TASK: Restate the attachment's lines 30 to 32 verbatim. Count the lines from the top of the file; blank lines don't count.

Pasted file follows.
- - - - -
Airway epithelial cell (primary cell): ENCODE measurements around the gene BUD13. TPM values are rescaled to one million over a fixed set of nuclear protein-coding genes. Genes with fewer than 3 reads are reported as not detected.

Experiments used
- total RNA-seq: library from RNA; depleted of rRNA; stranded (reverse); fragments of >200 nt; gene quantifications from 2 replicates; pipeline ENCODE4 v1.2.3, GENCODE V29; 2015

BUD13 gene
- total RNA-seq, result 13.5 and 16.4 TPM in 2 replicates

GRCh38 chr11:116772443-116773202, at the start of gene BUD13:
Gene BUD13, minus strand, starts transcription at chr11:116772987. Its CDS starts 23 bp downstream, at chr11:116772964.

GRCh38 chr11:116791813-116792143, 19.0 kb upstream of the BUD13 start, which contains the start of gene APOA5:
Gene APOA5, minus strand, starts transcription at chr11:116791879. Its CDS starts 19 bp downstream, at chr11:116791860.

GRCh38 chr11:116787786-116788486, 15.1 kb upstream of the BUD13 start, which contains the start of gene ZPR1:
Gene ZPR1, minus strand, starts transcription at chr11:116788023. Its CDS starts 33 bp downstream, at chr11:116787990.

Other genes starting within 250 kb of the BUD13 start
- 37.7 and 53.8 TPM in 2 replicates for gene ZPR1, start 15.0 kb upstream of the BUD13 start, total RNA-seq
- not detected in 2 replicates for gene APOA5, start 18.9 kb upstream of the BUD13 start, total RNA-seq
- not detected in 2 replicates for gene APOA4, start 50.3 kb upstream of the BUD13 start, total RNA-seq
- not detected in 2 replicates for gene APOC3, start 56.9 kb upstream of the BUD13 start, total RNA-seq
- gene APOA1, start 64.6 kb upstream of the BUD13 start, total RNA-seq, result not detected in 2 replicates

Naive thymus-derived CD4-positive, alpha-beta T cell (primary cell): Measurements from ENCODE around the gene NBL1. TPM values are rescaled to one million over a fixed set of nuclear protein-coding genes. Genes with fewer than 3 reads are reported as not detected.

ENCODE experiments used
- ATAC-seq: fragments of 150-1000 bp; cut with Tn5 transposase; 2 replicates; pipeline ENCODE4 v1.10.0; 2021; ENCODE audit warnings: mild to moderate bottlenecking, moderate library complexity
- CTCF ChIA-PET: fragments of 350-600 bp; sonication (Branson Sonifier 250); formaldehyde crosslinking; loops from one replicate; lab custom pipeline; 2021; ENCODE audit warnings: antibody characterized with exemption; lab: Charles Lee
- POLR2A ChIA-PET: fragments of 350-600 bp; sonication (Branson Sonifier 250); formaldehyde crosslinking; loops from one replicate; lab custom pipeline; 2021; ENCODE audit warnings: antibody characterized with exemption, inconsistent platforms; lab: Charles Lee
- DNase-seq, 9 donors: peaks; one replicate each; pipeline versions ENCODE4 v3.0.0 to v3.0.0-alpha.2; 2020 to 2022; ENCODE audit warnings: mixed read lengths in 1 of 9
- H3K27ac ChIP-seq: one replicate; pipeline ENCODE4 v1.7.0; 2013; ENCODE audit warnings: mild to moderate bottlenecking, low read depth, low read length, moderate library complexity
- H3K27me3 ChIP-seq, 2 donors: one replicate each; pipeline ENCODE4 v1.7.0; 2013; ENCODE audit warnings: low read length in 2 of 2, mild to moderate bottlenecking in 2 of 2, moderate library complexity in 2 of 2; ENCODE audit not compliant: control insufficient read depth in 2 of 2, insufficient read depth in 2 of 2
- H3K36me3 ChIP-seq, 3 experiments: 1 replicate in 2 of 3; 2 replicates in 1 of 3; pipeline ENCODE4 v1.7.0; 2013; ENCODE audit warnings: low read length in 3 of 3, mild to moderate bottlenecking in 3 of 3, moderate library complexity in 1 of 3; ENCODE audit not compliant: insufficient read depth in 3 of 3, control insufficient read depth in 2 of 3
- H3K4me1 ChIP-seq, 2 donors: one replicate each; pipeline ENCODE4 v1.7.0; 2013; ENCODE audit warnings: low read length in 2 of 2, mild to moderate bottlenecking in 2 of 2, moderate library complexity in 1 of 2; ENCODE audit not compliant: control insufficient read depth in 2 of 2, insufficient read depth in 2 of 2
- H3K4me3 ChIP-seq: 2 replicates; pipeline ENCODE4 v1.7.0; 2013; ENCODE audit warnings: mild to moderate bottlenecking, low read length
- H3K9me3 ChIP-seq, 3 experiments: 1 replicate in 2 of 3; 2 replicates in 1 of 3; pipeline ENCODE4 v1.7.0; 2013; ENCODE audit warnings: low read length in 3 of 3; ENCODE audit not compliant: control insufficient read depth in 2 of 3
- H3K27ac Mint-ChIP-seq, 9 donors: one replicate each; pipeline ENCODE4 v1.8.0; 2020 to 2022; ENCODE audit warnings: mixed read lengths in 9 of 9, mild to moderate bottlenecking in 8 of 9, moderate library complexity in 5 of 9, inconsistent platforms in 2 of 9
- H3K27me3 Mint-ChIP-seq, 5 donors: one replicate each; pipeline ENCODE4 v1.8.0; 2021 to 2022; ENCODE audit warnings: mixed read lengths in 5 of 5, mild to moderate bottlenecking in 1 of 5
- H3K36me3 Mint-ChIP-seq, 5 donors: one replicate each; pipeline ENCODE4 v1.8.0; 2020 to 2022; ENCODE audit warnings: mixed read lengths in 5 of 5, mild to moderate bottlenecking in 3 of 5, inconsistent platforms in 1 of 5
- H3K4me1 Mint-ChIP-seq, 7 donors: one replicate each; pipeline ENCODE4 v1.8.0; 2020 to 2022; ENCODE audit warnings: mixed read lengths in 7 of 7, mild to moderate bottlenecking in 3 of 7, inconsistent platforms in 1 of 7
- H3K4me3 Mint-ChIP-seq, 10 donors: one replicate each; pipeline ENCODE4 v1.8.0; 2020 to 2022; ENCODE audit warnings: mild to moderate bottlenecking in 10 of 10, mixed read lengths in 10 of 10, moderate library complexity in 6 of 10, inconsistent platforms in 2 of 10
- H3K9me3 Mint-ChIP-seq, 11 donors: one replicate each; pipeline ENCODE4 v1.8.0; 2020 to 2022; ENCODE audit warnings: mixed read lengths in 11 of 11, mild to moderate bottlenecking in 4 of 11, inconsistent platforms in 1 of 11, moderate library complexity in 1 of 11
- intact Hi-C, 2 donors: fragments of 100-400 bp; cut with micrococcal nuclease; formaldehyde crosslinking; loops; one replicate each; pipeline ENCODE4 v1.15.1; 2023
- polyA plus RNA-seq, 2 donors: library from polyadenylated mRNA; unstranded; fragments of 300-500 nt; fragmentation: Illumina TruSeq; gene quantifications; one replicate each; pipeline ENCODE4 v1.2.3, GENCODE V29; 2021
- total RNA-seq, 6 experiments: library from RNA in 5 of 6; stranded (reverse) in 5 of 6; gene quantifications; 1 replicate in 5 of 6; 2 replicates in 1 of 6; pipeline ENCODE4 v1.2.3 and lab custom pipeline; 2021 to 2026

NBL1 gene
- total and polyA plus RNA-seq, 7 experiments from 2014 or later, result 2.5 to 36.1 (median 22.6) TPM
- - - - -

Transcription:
- H3K27ac Mint-ChIP-seq, 9 donors: one replicate each; pipeline ENCODE4 v1.8.0; 2020 to 2022; ENCODE audit warnings: mixed read lengths in 9 of 9, mild to moderate bottlenecking in 8 of 9, moderate library complexity in 5 of 9, inconsistent platforms in 2 of 9
- H3K27me3 Mint-ChIP-seq, 5 donors: one replicate each; pipeline ENCODE4 v1.8.0; 2021 to 2022; ENCODE audit warnings: mixed read lengths in 5 of 5, mild to moderate bottlenecking in 1 of 5
- H3K36me3 Mint-ChIP-seq, 5 donors: one replicate each; pipeline ENCODE4 v1.8.0; 2020 to 2022; ENCODE audit warnings: mixed read lengths in 5 of 5, mild to moderate bottlenecking in 3 of 5, inconsistent platforms in 1 of 5